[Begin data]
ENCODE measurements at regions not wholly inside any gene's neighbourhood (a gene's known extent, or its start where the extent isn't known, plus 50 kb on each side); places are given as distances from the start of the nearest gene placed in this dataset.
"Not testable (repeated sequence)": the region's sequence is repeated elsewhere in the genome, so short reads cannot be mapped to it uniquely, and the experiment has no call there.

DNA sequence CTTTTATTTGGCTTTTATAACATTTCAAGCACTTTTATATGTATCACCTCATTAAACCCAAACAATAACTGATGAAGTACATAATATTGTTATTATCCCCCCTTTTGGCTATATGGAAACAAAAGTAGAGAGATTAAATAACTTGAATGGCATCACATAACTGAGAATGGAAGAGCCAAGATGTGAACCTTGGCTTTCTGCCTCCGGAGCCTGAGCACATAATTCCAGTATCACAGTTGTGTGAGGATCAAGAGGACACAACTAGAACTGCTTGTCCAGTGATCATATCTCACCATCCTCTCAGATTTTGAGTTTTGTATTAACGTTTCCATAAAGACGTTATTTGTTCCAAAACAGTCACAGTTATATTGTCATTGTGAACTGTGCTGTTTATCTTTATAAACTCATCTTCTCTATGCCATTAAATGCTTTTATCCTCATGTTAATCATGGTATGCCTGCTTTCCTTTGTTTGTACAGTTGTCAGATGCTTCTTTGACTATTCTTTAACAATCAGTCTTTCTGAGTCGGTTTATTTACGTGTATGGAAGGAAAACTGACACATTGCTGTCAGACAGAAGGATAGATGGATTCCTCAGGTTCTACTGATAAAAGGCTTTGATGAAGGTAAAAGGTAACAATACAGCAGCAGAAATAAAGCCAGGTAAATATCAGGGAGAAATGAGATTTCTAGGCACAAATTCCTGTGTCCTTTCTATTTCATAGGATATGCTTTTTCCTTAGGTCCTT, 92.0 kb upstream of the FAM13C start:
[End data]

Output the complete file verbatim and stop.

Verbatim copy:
ENCODE measurements at regions not wholly inside any gene's neighbourhood (a gene's known extent, or its start where the extent isn't known, plus 50 kb on each side); places are given as distances from the start of the nearest gene placed in this dataset.
"Not testable (repeated sequence)": the region's sequence is repeated elsewhere in the genome, so short reads cannot be mapped to it uniquely, and the experiment has no call there.

DNA sequence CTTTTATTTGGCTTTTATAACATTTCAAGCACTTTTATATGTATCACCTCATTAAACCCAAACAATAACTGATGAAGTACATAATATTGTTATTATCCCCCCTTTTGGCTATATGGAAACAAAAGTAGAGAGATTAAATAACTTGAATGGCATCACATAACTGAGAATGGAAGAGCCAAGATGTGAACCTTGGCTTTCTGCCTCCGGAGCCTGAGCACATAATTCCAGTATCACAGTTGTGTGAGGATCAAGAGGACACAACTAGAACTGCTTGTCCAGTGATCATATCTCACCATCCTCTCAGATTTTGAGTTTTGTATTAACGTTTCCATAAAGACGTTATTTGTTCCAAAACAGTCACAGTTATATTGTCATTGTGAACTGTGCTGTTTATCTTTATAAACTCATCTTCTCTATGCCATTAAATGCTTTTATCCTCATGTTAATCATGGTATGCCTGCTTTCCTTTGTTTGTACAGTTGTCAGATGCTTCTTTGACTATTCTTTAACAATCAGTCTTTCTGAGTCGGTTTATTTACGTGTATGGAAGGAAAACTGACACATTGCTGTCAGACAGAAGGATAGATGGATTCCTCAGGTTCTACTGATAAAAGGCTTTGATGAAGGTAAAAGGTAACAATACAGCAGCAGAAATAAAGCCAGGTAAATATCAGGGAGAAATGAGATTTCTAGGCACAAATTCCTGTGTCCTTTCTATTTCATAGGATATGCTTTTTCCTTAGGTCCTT, 92.0 kb upstream of the FAM13C start: